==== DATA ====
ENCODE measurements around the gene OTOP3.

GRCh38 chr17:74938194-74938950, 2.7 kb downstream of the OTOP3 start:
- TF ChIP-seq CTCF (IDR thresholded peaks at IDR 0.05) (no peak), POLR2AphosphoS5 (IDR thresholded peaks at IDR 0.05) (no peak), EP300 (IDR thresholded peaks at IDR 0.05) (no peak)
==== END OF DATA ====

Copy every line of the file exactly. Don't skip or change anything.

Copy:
ENCODE measurements around the gene OTOP3.

GRCh38 chr17:74938194-74938950, 2.7 kb downstream of the OTOP3 start:
- TF ChIP-seq CTCF (IDR thresholded peaks at IDR 0.05) (no peak), POLR2AphosphoS5 (IDR thresholded peaks at IDR 0.05) (no peak), EP300 (IDR thresholded peaks at IDR 0.05) (no peak)